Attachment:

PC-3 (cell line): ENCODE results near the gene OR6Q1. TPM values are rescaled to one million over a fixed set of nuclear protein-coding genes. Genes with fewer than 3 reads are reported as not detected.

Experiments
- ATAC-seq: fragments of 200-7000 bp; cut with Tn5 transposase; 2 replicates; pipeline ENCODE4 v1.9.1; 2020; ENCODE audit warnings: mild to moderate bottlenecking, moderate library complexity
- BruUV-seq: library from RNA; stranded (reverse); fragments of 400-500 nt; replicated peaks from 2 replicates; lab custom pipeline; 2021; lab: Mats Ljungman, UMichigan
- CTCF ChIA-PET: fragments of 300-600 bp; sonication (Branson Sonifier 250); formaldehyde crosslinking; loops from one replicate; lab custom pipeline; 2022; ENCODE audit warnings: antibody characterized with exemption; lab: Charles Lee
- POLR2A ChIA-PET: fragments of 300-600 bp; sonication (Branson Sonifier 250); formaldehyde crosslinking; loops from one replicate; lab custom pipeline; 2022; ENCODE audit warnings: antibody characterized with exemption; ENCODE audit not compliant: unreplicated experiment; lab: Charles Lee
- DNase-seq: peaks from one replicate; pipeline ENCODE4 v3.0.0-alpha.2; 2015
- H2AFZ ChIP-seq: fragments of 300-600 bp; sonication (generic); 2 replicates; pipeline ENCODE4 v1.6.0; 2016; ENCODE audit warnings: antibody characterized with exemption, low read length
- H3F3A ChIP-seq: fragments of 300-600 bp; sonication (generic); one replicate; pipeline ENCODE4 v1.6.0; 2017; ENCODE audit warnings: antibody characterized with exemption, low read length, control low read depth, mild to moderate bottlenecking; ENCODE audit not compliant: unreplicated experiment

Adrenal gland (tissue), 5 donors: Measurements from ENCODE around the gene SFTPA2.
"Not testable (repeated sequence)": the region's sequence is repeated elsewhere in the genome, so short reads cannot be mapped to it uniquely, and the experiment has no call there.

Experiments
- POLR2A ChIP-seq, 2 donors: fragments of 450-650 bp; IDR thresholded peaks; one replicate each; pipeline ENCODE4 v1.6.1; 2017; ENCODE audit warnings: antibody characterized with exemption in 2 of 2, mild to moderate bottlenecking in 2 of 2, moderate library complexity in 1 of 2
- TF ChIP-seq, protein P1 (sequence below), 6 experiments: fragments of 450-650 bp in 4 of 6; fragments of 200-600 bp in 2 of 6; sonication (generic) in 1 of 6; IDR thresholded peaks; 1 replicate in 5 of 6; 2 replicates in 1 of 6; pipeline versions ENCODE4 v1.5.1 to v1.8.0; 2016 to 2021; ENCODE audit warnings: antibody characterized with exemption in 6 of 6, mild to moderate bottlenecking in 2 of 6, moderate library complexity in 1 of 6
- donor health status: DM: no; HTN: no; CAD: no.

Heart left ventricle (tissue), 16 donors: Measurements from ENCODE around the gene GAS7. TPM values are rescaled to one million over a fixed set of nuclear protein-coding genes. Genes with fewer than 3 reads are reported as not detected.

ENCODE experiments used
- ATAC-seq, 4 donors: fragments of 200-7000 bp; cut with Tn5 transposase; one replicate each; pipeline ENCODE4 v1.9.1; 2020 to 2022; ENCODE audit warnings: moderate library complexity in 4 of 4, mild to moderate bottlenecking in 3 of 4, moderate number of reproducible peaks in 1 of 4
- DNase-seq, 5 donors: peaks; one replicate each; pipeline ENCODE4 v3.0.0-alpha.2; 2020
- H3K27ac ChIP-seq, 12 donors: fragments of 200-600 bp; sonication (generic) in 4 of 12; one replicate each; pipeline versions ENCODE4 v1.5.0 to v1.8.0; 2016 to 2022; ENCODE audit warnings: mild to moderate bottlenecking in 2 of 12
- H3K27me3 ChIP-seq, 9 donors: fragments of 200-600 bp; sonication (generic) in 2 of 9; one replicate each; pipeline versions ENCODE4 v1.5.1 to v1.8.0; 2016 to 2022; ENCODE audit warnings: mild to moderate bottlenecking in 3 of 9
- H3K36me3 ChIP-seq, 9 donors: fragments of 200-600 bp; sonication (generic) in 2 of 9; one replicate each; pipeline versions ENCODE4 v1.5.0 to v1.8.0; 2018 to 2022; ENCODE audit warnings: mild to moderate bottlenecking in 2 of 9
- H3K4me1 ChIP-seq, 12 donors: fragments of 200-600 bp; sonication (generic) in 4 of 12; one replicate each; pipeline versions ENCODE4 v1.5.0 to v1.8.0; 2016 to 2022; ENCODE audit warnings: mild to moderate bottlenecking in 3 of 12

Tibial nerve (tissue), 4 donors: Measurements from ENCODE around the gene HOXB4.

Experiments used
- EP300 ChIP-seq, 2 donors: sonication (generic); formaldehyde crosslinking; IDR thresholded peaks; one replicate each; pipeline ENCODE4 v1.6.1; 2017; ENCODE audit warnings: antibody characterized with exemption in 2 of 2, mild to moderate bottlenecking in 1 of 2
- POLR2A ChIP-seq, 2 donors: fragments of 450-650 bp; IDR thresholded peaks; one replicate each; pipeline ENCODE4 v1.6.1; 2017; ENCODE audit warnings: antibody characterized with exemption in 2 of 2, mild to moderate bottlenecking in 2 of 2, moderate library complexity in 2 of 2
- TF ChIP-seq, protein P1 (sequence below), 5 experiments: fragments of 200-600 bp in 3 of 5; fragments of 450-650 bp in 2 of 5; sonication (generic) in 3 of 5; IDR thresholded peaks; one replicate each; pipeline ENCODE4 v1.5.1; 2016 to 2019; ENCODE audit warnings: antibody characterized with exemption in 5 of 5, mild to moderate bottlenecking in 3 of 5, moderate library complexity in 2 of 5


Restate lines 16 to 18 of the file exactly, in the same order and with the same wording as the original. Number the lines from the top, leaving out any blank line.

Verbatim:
Heart left ventricle (tissue), 16 donors: Measurements from ENCODE around the gene GAS7. TPM values are rescaled to one million over a fixed set of nuclear protein-coding genes. Genes with fewer than 3 reads are reported as not detected.

ENCODE experiments used
- ATAC-seq, 4 donors: fragments of 200-7000 bp; cut with Tn5 transposase; one replicate each; pipeline ENCODE4 v1.9.1; 2020 to 2022; ENCODE audit warnings: moderate library complexity in 4 of 4, mild to moderate bottlenecking in 3 of 4, moderate number of reproducible peaks in 1 of 4